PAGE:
Professional Football/nfl punting

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Question
I notice that about half the time a punter kicks, by the time he is in his motion to kick, everyones back is turned away from him.  This last sunday in fact, a long snap was really bad and actually hit the ground before the punter grabbed it.  He managed to get the kick off because no defensive player even saw the bad snap!
I dont for the life of me understand why more punters dont run for first downs or throw for first down.  On film it looks like a no brainer!  Freeze any video of a punt and youll see what i mean.  Wny am I the only one who sees this?  Thnx for your two cents.  Are coaches that conservative about everything ?  I alao keep track of how many punts lead to points and most of them do!  Half of punts make no statisical sense!

Answer
Craig,
I hear what you are saying.  Let me give you some reasons why punters do not get involved in trick plays.
1) Most punters are not "real" football players.  They are soccer players who can kick the heck out of a football. However, running or throwing the ball is not in their skill set.
2) Before the NFL started employing soccer players as kickers, lots of times the QB was also the punter.  There used to be a play called a "quick kick".  If the QB could punt the ball, he might do it on third down when the defense would be unprepared and the ball would go over their heads, hopefully rolling to a stop before it turned into a touchback.
3) Sammy Baugh, one of the greatest QB's of all times for the Redskins (1937-52) still holds a lot of NFL records for passing and punting.
4) The last punter I remember who could pass and run was "Hunter Smith" nicknamed "Hunter the punter". He played for the Colts and Redskins. I think it was the 2009 season and he lead a horrible Redskins team in touchdowns until the middle of the season.
5) So why don't we develop punters who can play football? Mainly because the distance that the ball is kicked has improved dramatically since using a kicking specialist like a former soccer player.  Heck, the kickoffs nowadays will regularly travel 80 yards in the air! Back in the day, the "football" kickers used to kick a ball between 50 & 60 yards.
6) The reason that the defense turns their backs on the punter is due to a notion of "risk and reward".  The risk of getting caught getting penalized for hitting the punter is not worth the reward of the blocked punt.
And that's my 2 cents. I don't disagree with your assessment of a typical punt nowadays and I expect that some coach & player is going to change it in the future.
Best wishes.

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Jim Considine

Expertise

The subject of my expertise pertains to "American Football", as opposed to "Futball" or the game we refer to in the USA as soccer. --------------------------------------------------------- I can answer statistical questions about professional football. I am especially strong on the subject of the Baltimore Colts from 1947 through 1983, Washington Redskins, and the Baltimore Ravens. My services are best used when an older, obscure question is posed. The newer NFL records are easily accessible through www.NFL.com I do not appraise memorabilia. I am not an expert on Canadian Football, though I will take a shot at any questions you might pose. I have a good understanding and recall of the folklore about Baltimore football. Some of this information may be subjective in nature. I will give the best answer possible if this is the case.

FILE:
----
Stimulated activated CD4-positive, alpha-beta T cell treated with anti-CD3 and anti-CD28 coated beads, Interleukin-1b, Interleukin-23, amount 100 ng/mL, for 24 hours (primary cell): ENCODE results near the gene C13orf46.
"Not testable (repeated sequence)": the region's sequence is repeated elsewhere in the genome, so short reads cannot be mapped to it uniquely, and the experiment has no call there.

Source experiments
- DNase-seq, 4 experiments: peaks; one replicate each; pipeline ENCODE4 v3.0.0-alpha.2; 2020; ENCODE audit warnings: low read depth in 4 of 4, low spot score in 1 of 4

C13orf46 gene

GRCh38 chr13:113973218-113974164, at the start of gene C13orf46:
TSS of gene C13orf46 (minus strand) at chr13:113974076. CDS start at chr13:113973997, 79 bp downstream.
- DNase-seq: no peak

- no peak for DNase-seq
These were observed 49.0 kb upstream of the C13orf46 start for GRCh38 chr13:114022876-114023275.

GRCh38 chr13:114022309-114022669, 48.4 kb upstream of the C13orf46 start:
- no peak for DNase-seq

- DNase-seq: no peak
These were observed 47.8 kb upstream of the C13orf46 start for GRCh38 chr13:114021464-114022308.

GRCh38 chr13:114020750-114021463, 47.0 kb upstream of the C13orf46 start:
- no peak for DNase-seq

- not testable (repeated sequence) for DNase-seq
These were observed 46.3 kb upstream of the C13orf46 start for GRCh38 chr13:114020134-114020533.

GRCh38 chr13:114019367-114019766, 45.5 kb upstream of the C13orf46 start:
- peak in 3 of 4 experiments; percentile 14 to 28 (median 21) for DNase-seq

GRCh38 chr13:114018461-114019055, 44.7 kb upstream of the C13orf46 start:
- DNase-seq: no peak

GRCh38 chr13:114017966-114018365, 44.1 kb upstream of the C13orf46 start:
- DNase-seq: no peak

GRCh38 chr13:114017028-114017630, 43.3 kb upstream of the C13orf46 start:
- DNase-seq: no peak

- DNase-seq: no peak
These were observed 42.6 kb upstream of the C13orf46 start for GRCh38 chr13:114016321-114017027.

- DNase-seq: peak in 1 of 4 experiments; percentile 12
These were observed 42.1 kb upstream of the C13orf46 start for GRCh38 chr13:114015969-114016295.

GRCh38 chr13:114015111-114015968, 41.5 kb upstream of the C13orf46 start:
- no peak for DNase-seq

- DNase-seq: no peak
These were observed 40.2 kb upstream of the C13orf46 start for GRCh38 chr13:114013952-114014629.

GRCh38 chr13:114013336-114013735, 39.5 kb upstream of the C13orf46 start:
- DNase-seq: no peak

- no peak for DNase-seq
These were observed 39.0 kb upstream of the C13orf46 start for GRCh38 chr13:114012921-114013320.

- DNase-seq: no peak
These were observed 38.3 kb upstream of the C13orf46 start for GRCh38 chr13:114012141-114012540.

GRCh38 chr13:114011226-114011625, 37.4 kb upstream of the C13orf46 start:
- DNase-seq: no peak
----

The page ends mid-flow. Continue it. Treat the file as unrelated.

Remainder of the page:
Experience

I was an NFL Statistician with the Washington Redskins. I grew up during the days of the Baltimore Colts in the 1960's. (Please refer to the movie "Diner" for more information about the Baltimore Colts fans)

Organizations
Washington Redskins Statistician, 2005-2010 Baltimore Ravens, 1996-2003

Publications
The records were used by author Jon Morgan in his book, "Glory For Sale". The records have been part of the Baltimore Ravens Media Guides since their inaugural season in 1996. I was interviewed for the cover story of The Press Box, a local, monthly sports tabloid newspaper. http://www.pressboxonline.com/story.cfm?id=5594

Education/Credentials
I researched and was able to piece together the statistical history of the AAFC Baltimore Colts 1947-49, and the 1950 NFL Colts. This information was used by The Baltimore Ravens for their 1996 Media Guide. The records were entitled "Baltimore Football Records". It was considered "unofficial" since the AAFC league records were not incorporated with the NFL records when the leagues merged. The reason that this information was created was due to the fact that the NFL had prohibited the 1996 Baltimore Ravens from bringing the records, colors, and team name from the Cleveland Browns. The Baltimore football records were presented in order to create a frame of reference. The Ravens have kept these records since 1996, adding and amending as the Ravens football team challenge these records.

Awards and Honors
I was awarded two game balls from the Ravens and was recognized for my work as the top game day employee.

Past/Present Clients
Baltimore Ravens, Wise Guides, Washington Redskins

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